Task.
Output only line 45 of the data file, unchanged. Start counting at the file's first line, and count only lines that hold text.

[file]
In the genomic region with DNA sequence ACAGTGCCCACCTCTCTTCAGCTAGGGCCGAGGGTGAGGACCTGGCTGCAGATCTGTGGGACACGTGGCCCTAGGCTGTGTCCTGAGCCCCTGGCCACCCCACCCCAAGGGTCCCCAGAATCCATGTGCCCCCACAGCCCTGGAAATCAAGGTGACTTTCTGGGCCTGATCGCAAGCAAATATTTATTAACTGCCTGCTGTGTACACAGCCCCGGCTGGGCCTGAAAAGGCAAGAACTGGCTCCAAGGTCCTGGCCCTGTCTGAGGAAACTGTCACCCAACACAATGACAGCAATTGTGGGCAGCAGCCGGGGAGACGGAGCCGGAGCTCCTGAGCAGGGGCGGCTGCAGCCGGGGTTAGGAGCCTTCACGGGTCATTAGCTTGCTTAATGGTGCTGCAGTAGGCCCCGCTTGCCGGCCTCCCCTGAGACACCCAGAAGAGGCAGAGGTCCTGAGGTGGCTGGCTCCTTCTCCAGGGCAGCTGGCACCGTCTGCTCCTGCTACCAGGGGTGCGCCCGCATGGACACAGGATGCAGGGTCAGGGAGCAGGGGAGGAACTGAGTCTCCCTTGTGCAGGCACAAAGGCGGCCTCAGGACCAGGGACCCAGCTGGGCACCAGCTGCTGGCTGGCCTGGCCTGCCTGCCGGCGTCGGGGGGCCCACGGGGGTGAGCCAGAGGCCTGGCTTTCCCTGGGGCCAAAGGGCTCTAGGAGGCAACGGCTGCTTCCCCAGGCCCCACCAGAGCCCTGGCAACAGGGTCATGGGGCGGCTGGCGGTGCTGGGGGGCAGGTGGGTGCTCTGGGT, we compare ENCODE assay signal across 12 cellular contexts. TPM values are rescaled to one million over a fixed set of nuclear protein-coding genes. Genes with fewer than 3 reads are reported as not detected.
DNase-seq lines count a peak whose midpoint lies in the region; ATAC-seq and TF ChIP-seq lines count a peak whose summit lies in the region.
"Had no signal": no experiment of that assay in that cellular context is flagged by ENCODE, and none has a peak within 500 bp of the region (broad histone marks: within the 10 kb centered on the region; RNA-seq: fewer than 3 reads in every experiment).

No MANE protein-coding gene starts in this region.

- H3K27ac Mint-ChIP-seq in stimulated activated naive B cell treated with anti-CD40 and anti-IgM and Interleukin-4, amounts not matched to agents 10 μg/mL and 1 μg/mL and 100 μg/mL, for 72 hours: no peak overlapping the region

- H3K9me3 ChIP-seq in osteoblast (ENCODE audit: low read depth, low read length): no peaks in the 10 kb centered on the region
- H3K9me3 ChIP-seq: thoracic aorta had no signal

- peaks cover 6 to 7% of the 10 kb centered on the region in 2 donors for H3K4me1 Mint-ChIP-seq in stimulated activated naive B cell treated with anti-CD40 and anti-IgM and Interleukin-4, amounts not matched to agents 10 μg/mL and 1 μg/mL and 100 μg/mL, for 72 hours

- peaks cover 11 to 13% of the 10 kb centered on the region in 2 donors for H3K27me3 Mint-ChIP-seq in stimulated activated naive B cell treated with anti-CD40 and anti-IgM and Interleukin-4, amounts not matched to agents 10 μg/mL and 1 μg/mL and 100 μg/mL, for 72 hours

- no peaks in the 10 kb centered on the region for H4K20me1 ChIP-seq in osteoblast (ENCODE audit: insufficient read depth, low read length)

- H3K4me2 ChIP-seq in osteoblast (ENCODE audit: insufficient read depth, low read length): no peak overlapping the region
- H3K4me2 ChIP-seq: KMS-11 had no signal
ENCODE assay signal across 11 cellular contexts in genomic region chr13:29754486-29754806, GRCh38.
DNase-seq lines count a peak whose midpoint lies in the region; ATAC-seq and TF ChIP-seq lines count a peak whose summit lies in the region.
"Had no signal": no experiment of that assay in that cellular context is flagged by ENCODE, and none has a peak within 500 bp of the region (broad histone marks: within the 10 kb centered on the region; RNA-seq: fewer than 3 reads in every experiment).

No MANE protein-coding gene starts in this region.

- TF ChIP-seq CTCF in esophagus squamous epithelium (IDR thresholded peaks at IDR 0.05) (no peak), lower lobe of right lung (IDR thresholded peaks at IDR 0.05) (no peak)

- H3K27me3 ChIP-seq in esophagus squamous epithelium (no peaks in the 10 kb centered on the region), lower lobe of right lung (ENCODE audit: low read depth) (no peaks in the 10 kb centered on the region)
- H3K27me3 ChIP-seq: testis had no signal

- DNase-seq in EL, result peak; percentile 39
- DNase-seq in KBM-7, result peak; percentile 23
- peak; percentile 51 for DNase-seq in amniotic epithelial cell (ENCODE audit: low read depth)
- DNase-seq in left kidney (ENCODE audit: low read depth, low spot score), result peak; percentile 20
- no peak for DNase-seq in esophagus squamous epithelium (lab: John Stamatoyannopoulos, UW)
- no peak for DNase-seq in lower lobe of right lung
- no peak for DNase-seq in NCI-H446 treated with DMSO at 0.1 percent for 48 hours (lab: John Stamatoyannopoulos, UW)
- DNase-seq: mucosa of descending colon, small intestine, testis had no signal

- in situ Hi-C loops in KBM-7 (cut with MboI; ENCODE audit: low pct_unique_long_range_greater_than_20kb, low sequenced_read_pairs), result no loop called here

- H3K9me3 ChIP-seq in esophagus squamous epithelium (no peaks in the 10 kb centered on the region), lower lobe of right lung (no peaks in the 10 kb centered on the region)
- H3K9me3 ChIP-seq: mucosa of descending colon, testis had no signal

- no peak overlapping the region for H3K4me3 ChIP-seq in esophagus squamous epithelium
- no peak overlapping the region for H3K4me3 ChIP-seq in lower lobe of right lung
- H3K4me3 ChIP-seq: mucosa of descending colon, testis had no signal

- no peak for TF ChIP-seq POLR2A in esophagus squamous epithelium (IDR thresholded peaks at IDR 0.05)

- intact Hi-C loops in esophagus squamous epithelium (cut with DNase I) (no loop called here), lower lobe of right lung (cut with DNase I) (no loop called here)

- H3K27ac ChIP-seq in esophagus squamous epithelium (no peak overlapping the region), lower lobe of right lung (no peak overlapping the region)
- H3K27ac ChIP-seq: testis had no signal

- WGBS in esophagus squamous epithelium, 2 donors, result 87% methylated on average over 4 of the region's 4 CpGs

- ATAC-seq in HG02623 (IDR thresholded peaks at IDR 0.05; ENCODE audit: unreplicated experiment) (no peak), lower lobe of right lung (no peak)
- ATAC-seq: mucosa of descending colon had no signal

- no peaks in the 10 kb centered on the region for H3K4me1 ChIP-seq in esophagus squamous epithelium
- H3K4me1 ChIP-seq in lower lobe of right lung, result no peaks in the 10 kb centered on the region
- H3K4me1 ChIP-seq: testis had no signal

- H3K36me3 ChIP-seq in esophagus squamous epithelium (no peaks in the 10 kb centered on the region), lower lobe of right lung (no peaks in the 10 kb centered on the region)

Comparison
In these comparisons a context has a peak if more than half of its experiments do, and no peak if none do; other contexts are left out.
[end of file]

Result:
Comparison